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The Magician 'I don't know at all,' answered Margaret. She braced herself for further questions, but Susie, without interest, put down the sheet of paper and struck a match. Margaret was ashamed. Her nature was singularly truthful, and it troubled her extraordinarily that she had lied to her greatest friend. Something stronger than herself seemed to impel her. She would have given much to confess her two falsehoods, but had not the courage. She could not bear that Susie's implicit trust in her straightforwardness should be destroyed; and the admission that Oliver Haddo had been there would entail a further acknowledgment of the nameless horrors she had witnessed. Susie would think her mad. There was a knock at the door; and Margaret, her nerves shattered by all that she had endured, could hardly restrain a cry of terror. She feared that Haddo had returned. But it was Arthur Burdon. She greeted him with a passionate relief that was unusual, for she was by nature a woman of great self−possession. She felt excessively weak, physically exhausted as though she had gone a long journey, and her mind was highly wrought. Margaret remembered that her state had been the same on her first arrival in Paris, when, in her eagerness to get a preliminary glimpse of its marvels, she had hurried till her bones ached from one celebrated monument to another. They began to speak of trivial things. Margaret tried to join calmly in the conversation, but her voice sounded unnatural, and she fancied that more than once Arthur gave her a curious look. At length she could control herself no longer and burst into a sudden flood of tears. In a moment, uncomprehending but affectionate, he caught her in his arms. He asked tenderly what was the matter. He sought to comfort her. She wept ungovernably, clinging to him for protection. 'Oh, it's nothing,' she gasped. 'I don't know what is the matter with me. I'm only nervous and frightened.' Arthur had an idea that women were often afflicted with what he described by the old−fashioned name of vapours, and was not disposed to pay much attention to this vehement distress. He soothed her as he would have done a child. 'Oh, take care of me, Arthur. I'm so afraid that some dreadful thing will happen to me. I want all your strength. Promise that you'll never forsake me.' He laughed, as he kissed away her tears, and she tried to smile. 'Why can't we be married at once?' she asked. 'I don't want to wait any longer. I shan't feel safe till I'm actually your wife.' He reasoned with her very gently. After all, they were to be married in a few weeks. They could not easily hasten matters, for their house was not yet ready, and she needed time to get her clothes. The date had been fixed by her. She listened sullenly to his words. Their wisdom was plain, and she did not see how she could possibly insist. Even if she told him all that had passed he would not believe her; he would think she was suffering from some trick of her morbid fancy. 'If anything happens to me,' she answered, with the dark, anguished eyes of a hunted beast, 'you will be to blame.' 'I promise you that nothing will happen.'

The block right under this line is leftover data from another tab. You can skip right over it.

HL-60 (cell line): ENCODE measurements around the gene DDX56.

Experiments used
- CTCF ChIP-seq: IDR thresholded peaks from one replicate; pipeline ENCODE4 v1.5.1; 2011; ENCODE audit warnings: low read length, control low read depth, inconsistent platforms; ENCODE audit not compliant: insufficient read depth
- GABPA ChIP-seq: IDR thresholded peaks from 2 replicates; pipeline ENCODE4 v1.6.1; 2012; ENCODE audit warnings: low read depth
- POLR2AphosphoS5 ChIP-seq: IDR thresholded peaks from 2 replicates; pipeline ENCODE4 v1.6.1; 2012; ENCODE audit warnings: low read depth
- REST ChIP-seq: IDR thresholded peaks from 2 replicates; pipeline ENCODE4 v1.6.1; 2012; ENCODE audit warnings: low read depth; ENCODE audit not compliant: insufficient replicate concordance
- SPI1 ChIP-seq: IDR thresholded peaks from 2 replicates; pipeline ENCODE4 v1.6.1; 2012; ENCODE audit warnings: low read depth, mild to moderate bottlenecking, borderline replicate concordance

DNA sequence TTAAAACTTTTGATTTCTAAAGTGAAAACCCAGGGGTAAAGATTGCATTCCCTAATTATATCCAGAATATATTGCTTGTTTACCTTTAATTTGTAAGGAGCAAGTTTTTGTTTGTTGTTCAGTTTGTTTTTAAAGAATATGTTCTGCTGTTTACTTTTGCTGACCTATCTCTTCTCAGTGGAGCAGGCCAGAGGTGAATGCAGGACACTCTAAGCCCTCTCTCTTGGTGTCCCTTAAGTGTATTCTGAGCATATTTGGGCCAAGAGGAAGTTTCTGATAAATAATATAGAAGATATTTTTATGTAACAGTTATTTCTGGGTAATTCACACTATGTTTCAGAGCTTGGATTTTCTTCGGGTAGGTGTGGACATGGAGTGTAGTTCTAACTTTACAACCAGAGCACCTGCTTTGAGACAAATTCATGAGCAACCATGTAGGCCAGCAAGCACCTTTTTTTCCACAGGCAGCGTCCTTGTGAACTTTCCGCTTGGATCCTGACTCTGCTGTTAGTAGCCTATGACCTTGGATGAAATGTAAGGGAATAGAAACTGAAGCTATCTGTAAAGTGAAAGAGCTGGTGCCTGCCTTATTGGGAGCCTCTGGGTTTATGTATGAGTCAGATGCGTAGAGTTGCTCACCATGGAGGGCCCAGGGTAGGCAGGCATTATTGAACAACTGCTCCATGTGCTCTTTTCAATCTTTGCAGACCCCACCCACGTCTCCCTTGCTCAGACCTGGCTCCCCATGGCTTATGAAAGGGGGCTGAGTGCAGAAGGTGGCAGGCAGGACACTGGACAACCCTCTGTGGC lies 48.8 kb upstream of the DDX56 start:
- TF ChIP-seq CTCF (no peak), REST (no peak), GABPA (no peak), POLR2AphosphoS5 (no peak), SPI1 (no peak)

The Magician  
The Magician  

W. Somerset Maugham